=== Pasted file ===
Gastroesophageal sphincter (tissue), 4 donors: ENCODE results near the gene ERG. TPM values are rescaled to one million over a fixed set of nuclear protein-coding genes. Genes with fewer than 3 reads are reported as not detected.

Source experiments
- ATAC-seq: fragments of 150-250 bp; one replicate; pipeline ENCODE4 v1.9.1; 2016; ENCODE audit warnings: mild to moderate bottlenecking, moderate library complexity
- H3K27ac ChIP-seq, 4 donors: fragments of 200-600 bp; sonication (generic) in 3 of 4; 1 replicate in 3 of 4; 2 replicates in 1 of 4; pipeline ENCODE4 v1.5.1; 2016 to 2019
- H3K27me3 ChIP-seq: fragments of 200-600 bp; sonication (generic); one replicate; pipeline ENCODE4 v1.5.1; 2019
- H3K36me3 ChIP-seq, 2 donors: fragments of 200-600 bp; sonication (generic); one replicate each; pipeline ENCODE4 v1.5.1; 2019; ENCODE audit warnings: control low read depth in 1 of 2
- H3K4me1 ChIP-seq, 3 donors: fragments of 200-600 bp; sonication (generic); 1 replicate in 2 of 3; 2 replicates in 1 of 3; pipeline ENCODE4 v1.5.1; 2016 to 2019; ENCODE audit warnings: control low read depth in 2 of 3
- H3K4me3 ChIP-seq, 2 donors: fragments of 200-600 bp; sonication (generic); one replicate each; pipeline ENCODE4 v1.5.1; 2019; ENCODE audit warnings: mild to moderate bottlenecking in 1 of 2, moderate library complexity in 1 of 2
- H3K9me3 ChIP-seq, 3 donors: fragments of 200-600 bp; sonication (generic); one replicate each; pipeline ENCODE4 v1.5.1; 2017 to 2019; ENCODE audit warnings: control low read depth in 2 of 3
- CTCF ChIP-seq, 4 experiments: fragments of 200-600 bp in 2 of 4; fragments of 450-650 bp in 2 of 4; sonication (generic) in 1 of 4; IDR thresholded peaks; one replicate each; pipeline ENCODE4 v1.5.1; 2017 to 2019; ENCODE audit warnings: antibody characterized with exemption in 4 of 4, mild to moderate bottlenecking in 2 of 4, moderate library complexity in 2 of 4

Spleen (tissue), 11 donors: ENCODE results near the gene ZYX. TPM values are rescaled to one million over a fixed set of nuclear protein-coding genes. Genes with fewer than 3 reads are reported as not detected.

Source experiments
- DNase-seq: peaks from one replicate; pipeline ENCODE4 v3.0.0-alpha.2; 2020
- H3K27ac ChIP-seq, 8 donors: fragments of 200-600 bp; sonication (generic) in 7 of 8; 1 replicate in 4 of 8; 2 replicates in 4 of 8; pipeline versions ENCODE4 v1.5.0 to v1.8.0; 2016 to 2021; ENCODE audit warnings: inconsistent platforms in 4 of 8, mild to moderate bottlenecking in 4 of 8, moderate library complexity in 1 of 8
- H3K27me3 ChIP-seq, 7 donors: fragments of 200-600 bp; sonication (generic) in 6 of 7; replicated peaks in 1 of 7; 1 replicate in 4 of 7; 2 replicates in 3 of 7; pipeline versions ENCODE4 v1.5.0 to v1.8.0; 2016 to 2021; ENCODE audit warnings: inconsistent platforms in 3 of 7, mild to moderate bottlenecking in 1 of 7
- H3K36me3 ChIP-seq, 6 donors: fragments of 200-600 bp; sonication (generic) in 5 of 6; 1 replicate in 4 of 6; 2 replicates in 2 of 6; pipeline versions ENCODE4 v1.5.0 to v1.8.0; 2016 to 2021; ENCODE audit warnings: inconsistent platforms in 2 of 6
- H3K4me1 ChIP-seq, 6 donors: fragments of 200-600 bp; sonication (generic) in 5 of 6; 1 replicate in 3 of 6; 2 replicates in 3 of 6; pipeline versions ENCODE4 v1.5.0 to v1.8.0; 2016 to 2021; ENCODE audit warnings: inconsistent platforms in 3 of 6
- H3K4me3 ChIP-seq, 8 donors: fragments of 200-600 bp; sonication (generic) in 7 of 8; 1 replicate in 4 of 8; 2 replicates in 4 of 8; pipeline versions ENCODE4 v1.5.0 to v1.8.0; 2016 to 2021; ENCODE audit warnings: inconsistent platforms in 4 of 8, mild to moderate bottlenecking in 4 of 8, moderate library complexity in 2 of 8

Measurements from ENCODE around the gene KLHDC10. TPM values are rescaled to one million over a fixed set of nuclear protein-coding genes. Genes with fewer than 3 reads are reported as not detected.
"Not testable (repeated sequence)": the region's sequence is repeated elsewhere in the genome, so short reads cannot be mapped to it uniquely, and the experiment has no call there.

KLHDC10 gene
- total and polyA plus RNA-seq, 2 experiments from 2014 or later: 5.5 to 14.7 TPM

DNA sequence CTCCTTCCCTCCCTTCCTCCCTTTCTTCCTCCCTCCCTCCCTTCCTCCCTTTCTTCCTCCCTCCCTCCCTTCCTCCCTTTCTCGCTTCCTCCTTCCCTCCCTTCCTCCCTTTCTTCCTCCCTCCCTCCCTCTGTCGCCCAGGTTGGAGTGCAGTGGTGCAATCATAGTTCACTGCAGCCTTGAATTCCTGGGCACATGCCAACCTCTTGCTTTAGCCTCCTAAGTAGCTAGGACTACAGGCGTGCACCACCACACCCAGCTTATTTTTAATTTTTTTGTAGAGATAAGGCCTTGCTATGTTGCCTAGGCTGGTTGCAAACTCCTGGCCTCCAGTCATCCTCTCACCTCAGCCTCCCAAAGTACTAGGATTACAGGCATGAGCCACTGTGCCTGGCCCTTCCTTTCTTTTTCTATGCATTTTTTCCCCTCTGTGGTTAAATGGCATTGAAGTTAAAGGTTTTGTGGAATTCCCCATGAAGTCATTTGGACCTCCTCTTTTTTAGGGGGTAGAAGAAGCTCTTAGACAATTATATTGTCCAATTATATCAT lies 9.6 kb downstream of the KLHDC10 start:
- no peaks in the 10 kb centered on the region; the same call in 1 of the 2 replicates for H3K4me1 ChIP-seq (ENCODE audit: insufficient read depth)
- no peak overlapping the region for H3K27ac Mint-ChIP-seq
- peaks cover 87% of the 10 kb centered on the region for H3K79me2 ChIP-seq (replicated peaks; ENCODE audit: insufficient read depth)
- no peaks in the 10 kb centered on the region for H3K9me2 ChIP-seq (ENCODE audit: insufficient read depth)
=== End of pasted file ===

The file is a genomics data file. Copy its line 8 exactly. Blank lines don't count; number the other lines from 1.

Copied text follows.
- H3K4me3 ChIP-seq, 2 donors: fragments of 200-600 bp; sonication (generic); one replicate each; pipeline ENCODE4 v1.5.1; 2019; ENCODE audit warnings: mild to moderate bottlenecking in 1 of 2, moderate library complexity in 1 of 2